At the time of the commencement of the action appellant was a resident of Costa Rica, Central America, and under the authority of subdivision 3 of section 537 of the Code of Civil Procedure (as amended by St.1933, p. 583) plaintiffs obtained a writ of attachment against his property, by virtue of which they caused to be garnisheed certain moneys due him from the Neustadters; whereupon appellant appeared specially in the action for the purpose of moving for a dissolution of the attachment; and his motion in that behalf being denied he took this appeal.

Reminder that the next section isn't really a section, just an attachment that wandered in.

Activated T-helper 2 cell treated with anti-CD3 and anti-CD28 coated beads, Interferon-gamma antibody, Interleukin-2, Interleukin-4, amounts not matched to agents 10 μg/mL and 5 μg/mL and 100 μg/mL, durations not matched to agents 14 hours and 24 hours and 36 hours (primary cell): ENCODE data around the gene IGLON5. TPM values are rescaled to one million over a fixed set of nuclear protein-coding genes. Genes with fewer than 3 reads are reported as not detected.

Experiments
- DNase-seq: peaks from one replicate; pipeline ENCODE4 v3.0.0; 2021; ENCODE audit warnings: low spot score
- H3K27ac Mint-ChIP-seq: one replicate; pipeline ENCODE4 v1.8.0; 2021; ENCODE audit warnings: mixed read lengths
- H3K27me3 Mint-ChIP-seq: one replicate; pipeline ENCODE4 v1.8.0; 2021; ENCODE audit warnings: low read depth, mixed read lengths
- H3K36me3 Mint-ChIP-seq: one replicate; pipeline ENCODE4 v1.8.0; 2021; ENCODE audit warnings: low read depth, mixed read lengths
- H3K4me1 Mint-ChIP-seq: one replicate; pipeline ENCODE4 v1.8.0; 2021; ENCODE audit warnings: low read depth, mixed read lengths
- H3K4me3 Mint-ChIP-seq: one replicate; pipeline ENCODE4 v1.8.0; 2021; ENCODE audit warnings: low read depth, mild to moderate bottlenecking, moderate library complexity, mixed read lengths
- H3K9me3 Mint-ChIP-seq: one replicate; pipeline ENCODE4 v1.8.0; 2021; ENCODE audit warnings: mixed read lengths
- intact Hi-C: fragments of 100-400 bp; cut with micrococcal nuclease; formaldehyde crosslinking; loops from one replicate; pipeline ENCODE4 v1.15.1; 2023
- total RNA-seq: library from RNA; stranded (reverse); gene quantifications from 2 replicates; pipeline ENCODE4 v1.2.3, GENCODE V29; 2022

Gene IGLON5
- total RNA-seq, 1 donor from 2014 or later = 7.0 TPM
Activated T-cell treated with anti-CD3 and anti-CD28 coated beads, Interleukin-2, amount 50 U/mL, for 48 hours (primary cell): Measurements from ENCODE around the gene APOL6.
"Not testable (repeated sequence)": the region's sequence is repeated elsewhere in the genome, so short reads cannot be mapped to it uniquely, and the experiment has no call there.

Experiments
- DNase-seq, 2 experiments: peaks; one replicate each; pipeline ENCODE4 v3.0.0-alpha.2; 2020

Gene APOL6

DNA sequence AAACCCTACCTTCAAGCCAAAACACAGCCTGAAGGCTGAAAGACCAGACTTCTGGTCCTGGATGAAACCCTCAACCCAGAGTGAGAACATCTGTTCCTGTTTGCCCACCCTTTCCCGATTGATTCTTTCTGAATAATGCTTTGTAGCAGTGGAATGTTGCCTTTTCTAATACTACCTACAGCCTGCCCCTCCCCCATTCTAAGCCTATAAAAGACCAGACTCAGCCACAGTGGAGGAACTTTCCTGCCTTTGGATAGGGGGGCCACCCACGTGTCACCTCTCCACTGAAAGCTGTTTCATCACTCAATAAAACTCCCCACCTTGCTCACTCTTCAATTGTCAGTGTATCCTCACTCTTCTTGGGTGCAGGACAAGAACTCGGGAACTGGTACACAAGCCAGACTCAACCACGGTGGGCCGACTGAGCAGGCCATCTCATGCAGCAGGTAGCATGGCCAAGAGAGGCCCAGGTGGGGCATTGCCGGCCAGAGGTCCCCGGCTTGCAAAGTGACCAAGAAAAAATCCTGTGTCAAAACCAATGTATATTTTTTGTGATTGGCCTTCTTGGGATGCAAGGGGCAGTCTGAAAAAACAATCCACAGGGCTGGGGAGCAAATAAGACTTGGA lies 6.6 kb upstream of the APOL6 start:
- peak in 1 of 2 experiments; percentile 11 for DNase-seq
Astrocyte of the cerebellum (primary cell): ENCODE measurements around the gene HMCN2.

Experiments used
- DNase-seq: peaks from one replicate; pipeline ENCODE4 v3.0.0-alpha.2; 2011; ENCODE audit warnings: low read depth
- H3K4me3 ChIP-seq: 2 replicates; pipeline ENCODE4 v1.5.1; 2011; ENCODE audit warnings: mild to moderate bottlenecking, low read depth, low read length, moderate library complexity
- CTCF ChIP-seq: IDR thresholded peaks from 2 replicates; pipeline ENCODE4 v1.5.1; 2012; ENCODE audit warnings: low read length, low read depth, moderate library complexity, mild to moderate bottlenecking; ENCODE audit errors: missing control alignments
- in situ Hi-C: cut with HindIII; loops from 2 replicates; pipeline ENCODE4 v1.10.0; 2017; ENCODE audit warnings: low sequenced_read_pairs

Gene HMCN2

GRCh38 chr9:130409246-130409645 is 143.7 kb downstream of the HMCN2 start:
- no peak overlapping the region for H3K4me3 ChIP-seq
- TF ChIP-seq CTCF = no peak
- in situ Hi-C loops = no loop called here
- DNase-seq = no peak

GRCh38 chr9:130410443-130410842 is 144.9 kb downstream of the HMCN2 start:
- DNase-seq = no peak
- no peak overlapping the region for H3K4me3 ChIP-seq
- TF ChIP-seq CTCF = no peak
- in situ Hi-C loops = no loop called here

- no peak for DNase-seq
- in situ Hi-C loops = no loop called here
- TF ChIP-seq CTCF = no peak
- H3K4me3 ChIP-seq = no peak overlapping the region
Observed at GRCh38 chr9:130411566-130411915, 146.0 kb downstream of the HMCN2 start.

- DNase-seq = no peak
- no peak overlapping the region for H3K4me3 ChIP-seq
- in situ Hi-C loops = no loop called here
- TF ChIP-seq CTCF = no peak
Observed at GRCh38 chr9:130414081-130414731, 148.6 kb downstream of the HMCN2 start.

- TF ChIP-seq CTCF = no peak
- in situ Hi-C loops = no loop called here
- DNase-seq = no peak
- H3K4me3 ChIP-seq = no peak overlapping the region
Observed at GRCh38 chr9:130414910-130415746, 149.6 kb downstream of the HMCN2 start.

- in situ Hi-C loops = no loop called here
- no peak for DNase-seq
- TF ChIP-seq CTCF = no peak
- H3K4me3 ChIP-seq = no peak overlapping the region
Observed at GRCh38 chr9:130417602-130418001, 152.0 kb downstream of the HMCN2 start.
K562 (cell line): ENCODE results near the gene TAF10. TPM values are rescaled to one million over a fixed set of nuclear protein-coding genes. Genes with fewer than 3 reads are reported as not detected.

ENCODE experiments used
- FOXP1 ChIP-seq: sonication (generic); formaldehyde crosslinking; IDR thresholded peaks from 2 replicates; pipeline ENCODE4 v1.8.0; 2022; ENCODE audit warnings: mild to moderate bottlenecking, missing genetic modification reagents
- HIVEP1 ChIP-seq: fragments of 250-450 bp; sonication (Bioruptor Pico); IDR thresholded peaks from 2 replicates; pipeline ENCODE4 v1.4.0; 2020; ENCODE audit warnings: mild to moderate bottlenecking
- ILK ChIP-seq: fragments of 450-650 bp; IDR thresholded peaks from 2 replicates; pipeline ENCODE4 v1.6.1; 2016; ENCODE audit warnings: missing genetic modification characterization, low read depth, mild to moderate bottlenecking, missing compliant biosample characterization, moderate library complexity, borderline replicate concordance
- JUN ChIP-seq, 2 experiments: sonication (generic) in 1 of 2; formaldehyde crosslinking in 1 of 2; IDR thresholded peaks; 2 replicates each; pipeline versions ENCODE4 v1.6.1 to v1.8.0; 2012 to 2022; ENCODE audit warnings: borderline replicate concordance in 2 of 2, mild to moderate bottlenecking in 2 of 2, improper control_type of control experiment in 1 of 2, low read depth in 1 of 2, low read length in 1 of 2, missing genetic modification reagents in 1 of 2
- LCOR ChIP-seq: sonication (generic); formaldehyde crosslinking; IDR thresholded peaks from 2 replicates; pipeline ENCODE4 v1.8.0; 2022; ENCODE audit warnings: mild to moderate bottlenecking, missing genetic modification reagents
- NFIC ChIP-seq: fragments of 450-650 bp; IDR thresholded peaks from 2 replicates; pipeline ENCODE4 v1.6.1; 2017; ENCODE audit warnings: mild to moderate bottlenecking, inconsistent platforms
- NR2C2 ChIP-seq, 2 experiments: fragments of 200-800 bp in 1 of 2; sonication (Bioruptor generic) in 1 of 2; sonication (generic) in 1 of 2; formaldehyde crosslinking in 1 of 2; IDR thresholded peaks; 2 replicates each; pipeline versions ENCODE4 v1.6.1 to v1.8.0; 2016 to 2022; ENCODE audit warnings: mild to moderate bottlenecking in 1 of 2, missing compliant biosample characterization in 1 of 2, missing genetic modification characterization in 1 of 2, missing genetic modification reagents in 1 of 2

Subdivision 3 of said section 537 provides that a plaintiff “may have the property of the defendant attached * * * 3. In an action against a defendant, not residing in this State, * * * to recover a sum of money as damages, arising from an injury to property in this State, in consequence of negligence, fraud, or other wrongful act.” The obvious purpose of said Code provision is to secure the payment of any judgment for damages a plaintiff might obtain against a nonresident of the state in an action for injury to property in this state; and in this connection it is appellant's contention that while his legal status in relation to the Neustadter property is such that he was properly made a party defendant to the action, the mere fact that he is named as beneficiary in a deed of trust given to secure the payment to him of a loan does not vest in him any such interest in the property covered by the deed of trust as will render him personally liable in damages for an injury to plaintiffs' property caused by the maintenance of a nuisance on the encumbered property by the owner of said property while in the sole possession thereof, and that consequently attachment proceedings under subdivision 3 of said section 537 are not available against him.